This document provides troubleshooting information for common problems with Enhanced Interior Gateway Routing Protocol (EIGRP). For more information, or to go to the next flowchart, refer to the links provided in this section.
This document is not restricted to specific software and hardware versions.
The information in this document was created from the devices in a specific lab environment. All of the devices used in this document started with a cleared (default) configuration. If your network is live, make sure that you understand the potential impact of any command.
In order to troubleshoot EIGRP, use this flowchart, starting at the box marked Main. Depending on the symptoms, the flowchart might refer to one of the three flowcharts later in this document or to other relevant documents on Cisco.com. There are some problems that might not be resolvable here. In these cases, links are provided to Cisco Technical Support. In order to open a service request, you must have a valid service contract.
Note: If you are not able to ping successfuly between neighbors, run the debug ip packet command in order to verify if the hellos are sent to Multicast Address 126.96.36.199.
Note: For example:
R1#debug ip packet
IP packet debugging is on
*Mar 1 00:10:54.643: IP: s=10.10.10.1 (local), d=188.8.131.52 (FastEthernet0/0), len 60, sending broad/multicast
*Mar 1 00:10:58.611: IP: s=10.10.10.2 (FastEthernet0/0), d=184.108.40.206, len 60, rcvd 2
!--- Indicates that the hello packets are sent to 220.127.116.11.
Issue the show ip eigrp interface command to verify.
Issue the show interface serial command to verify.
Note: If you experience the problems with EIGRP flapping across the GRE interface tunnel, it is possible that you have to configure the keepalive 10 3 and ip tcp adjust-mss 1400 commands at both ends of the GRE tunnel. .
Issue the show ip eigrp topology command to verify. If routes are not seen in the topology table, issue the clear ip eigrp topology command.
Issue the show ip eigrp topology netmask command, to find the Router ID (RID). You can find the local RID with the same command on the locally generated external router. In Cisco IOS Software Release 12.1 and later, the show ip eigrp topology command shows the RID.
The stability of the neighbor relationship is of primary concern. A failure in the neighbor relationship is accompanied by increased CPU and bandwidth utilization. EIGRP neighbors can flap for these reasons:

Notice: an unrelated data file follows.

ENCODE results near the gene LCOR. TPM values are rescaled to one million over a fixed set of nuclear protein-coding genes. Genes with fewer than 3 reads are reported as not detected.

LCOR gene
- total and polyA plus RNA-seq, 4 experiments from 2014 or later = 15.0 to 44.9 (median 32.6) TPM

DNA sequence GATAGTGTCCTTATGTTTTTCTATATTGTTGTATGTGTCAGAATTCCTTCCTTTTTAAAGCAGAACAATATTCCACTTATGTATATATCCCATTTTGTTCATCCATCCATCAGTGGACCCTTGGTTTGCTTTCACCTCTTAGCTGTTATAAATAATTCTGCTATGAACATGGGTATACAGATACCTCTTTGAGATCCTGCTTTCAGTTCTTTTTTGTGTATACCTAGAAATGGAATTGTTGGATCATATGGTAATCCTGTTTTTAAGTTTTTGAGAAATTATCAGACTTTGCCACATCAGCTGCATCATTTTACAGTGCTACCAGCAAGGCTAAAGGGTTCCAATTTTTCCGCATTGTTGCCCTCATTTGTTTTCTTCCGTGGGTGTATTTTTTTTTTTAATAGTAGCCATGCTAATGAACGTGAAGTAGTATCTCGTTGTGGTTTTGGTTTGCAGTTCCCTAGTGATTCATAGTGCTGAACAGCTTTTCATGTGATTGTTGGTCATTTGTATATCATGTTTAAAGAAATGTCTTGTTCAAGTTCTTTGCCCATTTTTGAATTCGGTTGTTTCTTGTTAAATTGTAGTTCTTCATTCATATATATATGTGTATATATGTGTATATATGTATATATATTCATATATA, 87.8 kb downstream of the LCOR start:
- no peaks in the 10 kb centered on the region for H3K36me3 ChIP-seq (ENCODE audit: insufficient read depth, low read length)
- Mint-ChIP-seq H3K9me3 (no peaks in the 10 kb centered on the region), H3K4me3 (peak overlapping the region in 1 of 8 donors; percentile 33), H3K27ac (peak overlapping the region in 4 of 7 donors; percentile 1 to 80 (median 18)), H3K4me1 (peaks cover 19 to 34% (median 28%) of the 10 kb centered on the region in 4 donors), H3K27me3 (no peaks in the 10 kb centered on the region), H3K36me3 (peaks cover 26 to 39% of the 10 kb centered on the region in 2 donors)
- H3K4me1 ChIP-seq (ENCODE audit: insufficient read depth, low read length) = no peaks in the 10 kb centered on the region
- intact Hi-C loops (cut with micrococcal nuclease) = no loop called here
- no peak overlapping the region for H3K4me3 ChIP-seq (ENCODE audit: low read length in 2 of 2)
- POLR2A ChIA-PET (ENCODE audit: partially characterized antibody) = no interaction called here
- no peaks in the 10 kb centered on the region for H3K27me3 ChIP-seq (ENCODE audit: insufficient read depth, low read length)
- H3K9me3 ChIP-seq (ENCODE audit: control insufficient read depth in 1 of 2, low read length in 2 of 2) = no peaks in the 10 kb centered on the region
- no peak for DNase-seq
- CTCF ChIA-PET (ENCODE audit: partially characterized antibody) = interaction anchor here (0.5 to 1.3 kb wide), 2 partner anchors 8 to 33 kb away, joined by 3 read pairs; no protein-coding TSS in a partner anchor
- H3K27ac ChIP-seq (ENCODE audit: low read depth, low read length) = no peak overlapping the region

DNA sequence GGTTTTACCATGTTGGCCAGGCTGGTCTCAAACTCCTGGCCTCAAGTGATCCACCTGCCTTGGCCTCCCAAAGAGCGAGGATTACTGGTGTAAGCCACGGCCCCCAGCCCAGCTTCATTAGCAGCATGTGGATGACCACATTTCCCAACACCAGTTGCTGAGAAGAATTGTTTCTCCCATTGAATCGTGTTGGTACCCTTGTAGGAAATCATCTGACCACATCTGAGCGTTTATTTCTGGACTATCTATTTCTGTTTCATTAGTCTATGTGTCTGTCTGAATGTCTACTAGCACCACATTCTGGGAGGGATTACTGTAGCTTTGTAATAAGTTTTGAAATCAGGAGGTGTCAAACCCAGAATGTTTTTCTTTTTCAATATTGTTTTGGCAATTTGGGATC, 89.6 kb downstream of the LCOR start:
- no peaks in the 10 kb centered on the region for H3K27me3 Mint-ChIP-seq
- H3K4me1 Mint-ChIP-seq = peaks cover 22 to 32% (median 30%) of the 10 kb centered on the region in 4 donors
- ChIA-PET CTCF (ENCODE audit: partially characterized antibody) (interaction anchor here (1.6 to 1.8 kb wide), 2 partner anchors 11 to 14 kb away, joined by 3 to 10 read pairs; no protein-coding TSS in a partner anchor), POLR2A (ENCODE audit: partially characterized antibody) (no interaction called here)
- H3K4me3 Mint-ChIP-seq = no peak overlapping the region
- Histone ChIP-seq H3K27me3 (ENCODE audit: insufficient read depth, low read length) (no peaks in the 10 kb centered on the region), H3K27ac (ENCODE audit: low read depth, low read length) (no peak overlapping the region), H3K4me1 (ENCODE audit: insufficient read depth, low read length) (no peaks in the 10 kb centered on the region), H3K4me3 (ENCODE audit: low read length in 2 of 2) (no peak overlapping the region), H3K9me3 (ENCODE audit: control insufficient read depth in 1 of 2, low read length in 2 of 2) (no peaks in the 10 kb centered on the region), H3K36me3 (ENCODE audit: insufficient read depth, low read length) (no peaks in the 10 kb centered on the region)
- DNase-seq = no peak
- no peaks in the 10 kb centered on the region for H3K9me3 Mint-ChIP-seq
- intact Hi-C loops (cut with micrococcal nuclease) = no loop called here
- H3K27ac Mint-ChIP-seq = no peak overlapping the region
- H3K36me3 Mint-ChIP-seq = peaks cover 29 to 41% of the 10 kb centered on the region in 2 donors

Underlying link flaps. When an interface goes down, EIGRP takes down the neighbors that are reachable through that interface and flushes all routes learned through that neighbor.
Misconfigured hello and hold intervals. The EIGRP hold interval can be set independently of the hello interval if you issue the ip hold-time eigrp command. If you set a hold interval smaller than the hello interval, it results in the neighbors flapping continuously. Cisco recommends that the hold time be at least three times the hello interval. If the value is set less than 3 times the hello interval, there is the chance for link flapping or neighborship flapping.
Loss of hello packets: Hello packets can be lost on overly congested links or error-prone links (CRC errors, Frame errors, or excessive collisions).
Existence of unidirectional links. A router on a unidirectional link can be able to receive hello packets, but the hello packets sent out are not received at the other end. The existence of this state is usually indicated by the retry limit exceeded messages on one end. If the routers generating retry limit exceeded messages has to form neighborship, then make the link bidirectional for both unicast and multicast. In case tunnel interfaces are used in the topology make sure that the interfaces are advertised properly.
Route goes stuck-in-active. When a router enters the stuck-in-active state, the neighbors from which the reply was expected are reinitialized, and the router goes active on all routes learned from those neighbors.
Provision of insufficient bandwidth for the EIGRP process. When sufficient bandwidth is not available, packets can be lost, which causes neighbors to go down.
The EIGRP neighbor relationship is not established over the multipoint GRE tunnel if there is an incorrect NHRP association in the spoke. Next Hop Resolution Protocol (NHRP) is used to discover the addresses of other routers and networks behind the routers that are connected to a nonbroadcast multiaccess (NBMA) network. When a network statement under Eigrp covers both the physical interface and tunnel interface (tunnel interface ip address and physical interface ip address belong to the same major class) and if the phyiscal interface is the source of the tunnel, then the both interfaces have to be separately advertised in the Eigrp to avoid issues with DMVPN. The best practice is to advertise the interfaces using specific subnet advertisements.
This issue can be resolved when you clear the NHRP associations with this command: